When You Needed a Prescription for Alcohol

Etsy / Etsy

Bootlegging. Speakeasies. Bathtub gin. White lightning. So much of Prohibition-era slang revolves around procuring and drinking illegal booze. Still, there was a way to buy alcohol legally—you just needed a prescription.

According to its language, the 18th Amendment (which came into effect in 1920) banned "the manufacture, sale, or transport of intoxicating liquors” in the U.S. However, possessing or consuming alcohol isn’t addressed. Although some states went so far as to ban private possession of alcohol, national prohibition didn’t.

When Prohibition went into effect in 1920, the world of pharmaceutical medicine was still in its infancy. For example, penicillin was discovered in 1928 and wasn’t developed for commercial use until 1939. Diabetes was a death sentence until insulin was developed in 1921.

By 1920, cocaine had moved from being used as a medical tonic to being illegal. In the early 1900s, heroin was treated—and marketed—as a solution to morphine addiction. Nitrous oxide (also known as laughing gas) had only in the last few decades become popular with dentists, though it had been used recreationally for more than a century. By the start of Prohibition, ether and chloroform had been in use as anesthetics for about 75 years.

But alcohol-based herbal medicine had been around for much, much longer. Before the relatively recent inventions of pharmaceutical drugs, herbal tinctures were often the only treatments available for all kinds of maladies. In fact, many liqueurs were originally marketed for their medicinal properties. This ad from 1875 for Fernet-Branca claims that the liqueur “aids digestion, eliminates thirst, stimulates the appetite, heals intermittent fever,” and many other things to boot. What we now use as cocktail bitters were sold as stomach tonics and cure-alls.

The decade leading up to Prohibition brought changes to how alcohol was made and sold. The 1912 Sherley Amendment to the Pure Food and Drug Act of 1906 regulated the claims manufacturers could make about the medicinal benefits of their tinctures. Since almost every bitters brand made specific, unsupported claims, most of them went out of business. Then, in 1917, the American Medical Association declared that alcohol was not a therapeutic drug.

Despite the medical community’s assertions, the Volstead Act (the Act that carried out Prohibition) made an exemption for alcohol used for “medicinal purposes when prescribed by a physician.” Once Prohibition went into effect, selling prescriptions became profitable. A prescription cost about $3 ($35 in today’s money), and a pint of medicinal whiskey that you could buy every week was another $3–$4. Regardless of actual medical benefit, medicinal liquor was quite profitable. Even the American Medical Association began changing their tune. In 1922, they conducted a referendum among doctors with the result that 51 percent felt whiskey was “a necessary therapeutic agent” (only 26 percent of doctors felt the same about beer).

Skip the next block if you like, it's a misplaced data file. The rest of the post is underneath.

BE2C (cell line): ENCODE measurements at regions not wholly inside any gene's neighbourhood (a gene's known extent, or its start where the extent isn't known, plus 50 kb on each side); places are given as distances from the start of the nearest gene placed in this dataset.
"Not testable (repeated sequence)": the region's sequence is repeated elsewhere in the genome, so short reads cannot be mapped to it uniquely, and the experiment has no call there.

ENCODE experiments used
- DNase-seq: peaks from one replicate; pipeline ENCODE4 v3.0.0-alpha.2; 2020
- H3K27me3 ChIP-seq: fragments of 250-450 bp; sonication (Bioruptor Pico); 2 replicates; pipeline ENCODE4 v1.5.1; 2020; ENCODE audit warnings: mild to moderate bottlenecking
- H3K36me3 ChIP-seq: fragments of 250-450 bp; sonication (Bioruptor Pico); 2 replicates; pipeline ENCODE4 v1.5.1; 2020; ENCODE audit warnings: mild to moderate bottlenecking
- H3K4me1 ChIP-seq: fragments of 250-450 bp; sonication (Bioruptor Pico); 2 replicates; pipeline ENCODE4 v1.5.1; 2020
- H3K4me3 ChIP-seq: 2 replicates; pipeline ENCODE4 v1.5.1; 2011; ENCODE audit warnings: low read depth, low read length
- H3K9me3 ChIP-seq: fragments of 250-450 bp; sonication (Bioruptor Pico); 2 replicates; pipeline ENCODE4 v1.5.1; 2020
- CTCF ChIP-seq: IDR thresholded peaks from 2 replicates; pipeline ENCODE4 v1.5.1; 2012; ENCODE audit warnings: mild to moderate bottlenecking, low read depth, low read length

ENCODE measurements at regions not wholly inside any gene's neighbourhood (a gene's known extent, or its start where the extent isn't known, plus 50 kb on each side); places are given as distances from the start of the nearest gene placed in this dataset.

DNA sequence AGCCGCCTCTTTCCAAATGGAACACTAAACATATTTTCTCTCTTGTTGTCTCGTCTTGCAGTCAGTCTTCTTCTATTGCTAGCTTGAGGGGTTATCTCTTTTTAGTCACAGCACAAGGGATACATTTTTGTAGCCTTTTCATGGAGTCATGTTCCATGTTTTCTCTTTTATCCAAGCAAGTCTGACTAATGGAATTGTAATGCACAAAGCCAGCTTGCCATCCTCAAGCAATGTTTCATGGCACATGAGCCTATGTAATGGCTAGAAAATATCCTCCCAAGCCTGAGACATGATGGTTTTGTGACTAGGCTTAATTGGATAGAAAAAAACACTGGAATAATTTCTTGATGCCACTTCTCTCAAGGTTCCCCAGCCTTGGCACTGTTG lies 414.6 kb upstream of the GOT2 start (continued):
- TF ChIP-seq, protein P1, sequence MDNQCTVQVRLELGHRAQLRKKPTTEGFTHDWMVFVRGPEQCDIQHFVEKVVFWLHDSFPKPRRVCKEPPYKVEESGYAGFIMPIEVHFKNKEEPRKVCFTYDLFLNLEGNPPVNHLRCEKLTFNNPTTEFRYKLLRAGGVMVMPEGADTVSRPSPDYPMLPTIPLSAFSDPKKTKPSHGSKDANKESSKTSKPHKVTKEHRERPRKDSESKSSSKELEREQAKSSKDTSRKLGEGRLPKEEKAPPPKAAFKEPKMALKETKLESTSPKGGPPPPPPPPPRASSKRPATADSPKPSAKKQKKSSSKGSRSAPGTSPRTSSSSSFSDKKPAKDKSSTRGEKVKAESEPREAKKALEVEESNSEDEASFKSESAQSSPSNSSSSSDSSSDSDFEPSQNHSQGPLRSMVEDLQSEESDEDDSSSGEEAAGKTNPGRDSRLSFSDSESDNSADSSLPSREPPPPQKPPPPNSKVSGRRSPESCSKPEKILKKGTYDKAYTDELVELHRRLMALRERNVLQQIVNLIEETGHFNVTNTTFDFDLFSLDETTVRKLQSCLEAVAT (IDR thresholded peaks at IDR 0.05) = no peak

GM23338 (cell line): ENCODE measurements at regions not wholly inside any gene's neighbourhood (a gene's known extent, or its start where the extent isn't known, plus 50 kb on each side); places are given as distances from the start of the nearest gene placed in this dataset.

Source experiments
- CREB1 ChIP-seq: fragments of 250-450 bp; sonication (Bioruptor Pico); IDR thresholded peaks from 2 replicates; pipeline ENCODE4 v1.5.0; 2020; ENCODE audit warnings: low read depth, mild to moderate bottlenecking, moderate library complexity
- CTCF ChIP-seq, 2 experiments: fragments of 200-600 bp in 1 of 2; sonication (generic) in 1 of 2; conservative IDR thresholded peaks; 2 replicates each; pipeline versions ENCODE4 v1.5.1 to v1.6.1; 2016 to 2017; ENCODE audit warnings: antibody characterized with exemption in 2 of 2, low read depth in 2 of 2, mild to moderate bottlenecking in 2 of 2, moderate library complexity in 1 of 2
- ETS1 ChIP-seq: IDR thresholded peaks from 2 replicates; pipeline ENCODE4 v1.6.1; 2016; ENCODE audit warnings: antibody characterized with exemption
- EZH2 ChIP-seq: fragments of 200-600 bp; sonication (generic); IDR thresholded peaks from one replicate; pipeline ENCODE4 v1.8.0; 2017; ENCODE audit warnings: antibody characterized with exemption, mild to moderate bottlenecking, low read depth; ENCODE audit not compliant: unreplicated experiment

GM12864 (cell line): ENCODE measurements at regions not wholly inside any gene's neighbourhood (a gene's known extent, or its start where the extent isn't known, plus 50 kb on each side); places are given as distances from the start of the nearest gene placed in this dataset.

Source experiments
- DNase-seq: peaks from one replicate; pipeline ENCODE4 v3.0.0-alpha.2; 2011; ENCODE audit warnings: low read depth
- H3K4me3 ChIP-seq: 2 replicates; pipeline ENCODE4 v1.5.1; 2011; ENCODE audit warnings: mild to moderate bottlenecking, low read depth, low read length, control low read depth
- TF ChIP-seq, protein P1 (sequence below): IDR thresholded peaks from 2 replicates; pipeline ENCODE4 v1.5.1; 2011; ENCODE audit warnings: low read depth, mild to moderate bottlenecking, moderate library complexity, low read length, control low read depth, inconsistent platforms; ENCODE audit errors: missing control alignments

At the onset of Prohibition, the government authorized 10 licenses to manufacturers looking to produce medicinal spirits, but only six producers applied. This lack of enthusiasm may have been caused by several factors. For one, the distilleries weren’t allowed to distill until 1929; instead, they were allowed to sell whiskey they had stockpiled before Prohibition came into effect for this purpose. Small distilleries didn’t have the financial resources or the production capabilities to wait that long to restart. However, the six that did take the medicinal licenses survived through Prohibition and still operate, though most do so under different names (for example, Frankfort Distillers is now Four Roses and Glenmore Schenley are now part of global spirits conglomerate Diageo).

In fact, some distilleries weathered Prohibition by shuttering their facilities and legally selling off their stock for medicinal use. Others, such as Laird’s & Co., began making nonalcoholic products to stay afloat. Other domestic brands’ stock disappeared, since it was difficult to keep rural warehouses locked and the product secure.

After Prohibition ended, few American distilleries survived. In fact, out of the 17 pre-Prohibition whiskey distilleries in Kentucky, only seven reopened afterwards. With the American spirits production crippled, the pre-Prohibition cocktail culture was likewise hamstrung.

Unfortunately, very few bottles of liquor from before Prohibition have survived to the present. However, many bottles of medicinal whiskey have survived (though it’s difficult to estimate just how many since these were largely part of private collections). But what survives from Prohibition is “surprisingly common,” writes bourbon historian Chuck Cowdery on his blog: “A bottle of it is a nice historical artifact but little else. The whiskey inside is generally awful.”